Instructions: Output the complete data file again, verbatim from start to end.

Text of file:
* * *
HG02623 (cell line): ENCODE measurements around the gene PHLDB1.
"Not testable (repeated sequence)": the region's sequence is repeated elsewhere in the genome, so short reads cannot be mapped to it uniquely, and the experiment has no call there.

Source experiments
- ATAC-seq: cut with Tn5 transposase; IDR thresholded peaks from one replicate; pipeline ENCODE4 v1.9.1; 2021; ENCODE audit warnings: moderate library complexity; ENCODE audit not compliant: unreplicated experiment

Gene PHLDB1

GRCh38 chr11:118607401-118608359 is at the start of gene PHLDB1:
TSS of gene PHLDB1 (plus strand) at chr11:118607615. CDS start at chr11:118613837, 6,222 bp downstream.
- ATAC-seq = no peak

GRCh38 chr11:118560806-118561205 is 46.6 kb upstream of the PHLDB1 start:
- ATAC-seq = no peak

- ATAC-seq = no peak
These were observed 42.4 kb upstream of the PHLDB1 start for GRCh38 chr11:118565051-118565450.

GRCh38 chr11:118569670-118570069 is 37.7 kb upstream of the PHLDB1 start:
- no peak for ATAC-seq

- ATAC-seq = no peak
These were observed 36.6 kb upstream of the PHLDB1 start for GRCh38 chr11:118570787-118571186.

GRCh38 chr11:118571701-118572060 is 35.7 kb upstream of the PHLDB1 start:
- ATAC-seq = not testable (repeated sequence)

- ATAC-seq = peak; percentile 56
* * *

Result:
HG02623 (cell line): ENCODE measurements around the gene PHLDB1.
"Not testable (repeated sequence)": the region's sequence is repeated elsewhere in the genome, so short reads cannot be mapped to it uniquely, and the experiment has no call there.

Source experiments
- ATAC-seq: cut with Tn5 transposase; IDR thresholded peaks from one replicate; pipeline ENCODE4 v1.9.1; 2021; ENCODE audit warnings: moderate library complexity; ENCODE audit not compliant: unreplicated experiment

Gene PHLDB1

GRCh38 chr11:118607401-118608359 is at the start of gene PHLDB1:
TSS of gene PHLDB1 (plus strand) at chr11:118607615. CDS start at chr11:118613837, 6,222 bp downstream.
- ATAC-seq = no peak

GRCh38 chr11:118560806-118561205 is 46.6 kb upstream of the PHLDB1 start:
- ATAC-seq = no peak

- ATAC-seq = no peak
These were observed 42.4 kb upstream of the PHLDB1 start for GRCh38 chr11:118565051-118565450.

GRCh38 chr11:118569670-118570069 is 37.7 kb upstream of the PHLDB1 start:
- no peak for ATAC-seq

- ATAC-seq = no peak
These were observed 36.6 kb upstream of the PHLDB1 start for GRCh38 chr11:118570787-118571186.

GRCh38 chr11:118571701-118572060 is 35.7 kb upstream of the PHLDB1 start:
- ATAC-seq = not testable (repeated sequence)

- ATAC-seq = peak; percentile 56